Medieval Spontaneous Order, Associate Government, Predatory Government and Corruption
Posted: 30 Oct 2010 Last revised: 3 Sep 2011
Date Written: October 30, 2010
In this paper, we present a corruption analytical framework to explain certain aspects of the recorded human history. The suggested analytical framework connects both the agency theory and the rent-seeking theory together. We argue that while the agency theory lacks a satisfactory explanation of the institutional environment where the problem of corruption occurs, the rent-seeking theory lacks en exact definition of rules which determine how the problem of corruption should be eliminated. Thus, our analytical framework stresses the importance of a system for creation of legislation and its enforcement in corruption elimination. We use this corruption analytical framework to describe several historical examples. Corruption is introduced through the example of bribery.
Using the first historical example, we describe how spontaneous orders have solved the corruption problem. Spontaneous orders represent systems of customs and formal duties created by European medieval merchants. Given the second example, we describe how associate governments have solved the corruption problem. Associate governments are formal organizations of European medieval city states. Using the comparison of spontaneous orders and associate governments we show that corruption is a problem of the government rather than the spontaneous order. On the third example, we describe how predatory governments of medieval England and medieval France invoked corruption. On the comparison of the historical example of medieval England and France we show that the systems for creation of legislation and its enforcement are crucial for offering solutions to the problem of corruption in every constitutional democracy. More precisely, we argue that when the system for creation of legal rules is subordinated to public control and the independent judicial system is subject to competition, the problem of corruption is subdued compared to non-democratic states. Moreover, we argue that less corrupt formal organizations encourage productive entrepreneurial activities.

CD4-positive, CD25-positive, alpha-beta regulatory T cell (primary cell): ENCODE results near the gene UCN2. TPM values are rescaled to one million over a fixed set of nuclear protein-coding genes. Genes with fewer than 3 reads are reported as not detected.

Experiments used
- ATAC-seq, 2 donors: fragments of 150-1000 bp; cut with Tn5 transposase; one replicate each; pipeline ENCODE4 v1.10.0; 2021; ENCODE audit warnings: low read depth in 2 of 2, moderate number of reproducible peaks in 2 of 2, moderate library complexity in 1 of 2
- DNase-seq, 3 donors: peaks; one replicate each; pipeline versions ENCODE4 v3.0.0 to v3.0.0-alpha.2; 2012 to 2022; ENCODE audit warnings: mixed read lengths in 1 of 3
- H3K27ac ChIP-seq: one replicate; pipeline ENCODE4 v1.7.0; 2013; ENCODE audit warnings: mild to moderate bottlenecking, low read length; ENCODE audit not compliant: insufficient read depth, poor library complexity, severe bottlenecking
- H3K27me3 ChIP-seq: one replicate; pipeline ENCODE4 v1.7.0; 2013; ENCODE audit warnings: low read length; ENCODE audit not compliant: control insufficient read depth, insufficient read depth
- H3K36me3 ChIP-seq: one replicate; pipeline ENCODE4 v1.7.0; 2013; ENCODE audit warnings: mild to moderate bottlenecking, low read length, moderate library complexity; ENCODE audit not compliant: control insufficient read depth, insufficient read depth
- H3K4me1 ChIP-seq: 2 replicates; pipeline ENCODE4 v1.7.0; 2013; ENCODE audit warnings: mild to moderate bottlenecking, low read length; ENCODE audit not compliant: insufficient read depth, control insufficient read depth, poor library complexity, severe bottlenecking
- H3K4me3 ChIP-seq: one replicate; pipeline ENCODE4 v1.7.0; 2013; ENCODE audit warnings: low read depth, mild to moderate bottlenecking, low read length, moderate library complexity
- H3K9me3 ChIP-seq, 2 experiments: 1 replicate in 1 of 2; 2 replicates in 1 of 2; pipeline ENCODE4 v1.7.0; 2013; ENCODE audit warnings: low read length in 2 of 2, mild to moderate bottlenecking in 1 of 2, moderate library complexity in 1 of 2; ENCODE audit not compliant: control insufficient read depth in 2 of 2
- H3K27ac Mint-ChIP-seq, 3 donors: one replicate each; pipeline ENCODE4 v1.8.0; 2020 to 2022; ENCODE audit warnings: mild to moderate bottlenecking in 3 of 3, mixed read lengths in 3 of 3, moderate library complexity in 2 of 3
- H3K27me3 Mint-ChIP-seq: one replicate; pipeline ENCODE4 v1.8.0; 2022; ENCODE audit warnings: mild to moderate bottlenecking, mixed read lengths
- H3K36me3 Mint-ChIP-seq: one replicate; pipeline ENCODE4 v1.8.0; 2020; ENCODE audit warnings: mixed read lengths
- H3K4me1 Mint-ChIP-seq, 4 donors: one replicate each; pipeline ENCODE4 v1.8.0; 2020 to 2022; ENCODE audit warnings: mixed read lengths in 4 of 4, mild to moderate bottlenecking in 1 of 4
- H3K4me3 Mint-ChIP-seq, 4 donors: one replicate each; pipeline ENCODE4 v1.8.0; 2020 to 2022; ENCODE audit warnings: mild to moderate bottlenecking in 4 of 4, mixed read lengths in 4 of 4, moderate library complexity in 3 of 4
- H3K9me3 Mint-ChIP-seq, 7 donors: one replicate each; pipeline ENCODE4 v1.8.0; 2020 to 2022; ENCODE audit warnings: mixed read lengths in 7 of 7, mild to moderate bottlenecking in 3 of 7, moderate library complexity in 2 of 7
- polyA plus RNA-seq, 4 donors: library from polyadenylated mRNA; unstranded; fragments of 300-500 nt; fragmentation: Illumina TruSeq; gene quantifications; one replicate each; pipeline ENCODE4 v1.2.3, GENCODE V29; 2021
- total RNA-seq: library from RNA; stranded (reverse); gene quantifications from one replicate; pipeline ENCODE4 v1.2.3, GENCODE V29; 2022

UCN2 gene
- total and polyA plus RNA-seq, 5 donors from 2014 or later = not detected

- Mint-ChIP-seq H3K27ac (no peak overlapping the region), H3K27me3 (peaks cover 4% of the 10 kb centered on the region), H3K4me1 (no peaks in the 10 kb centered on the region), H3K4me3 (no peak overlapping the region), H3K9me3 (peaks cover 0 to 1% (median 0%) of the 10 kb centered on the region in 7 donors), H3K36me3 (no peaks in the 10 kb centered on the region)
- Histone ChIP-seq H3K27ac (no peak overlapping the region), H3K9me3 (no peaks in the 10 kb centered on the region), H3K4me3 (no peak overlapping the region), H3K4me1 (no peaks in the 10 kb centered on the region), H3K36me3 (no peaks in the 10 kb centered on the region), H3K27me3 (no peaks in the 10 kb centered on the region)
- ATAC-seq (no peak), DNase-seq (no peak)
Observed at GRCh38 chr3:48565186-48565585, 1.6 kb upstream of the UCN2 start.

Keywords: Corruption, Law Enforcement, Historical Example
JEL Classification: D73, N30, N40
Suggested Citation: Suggested Citation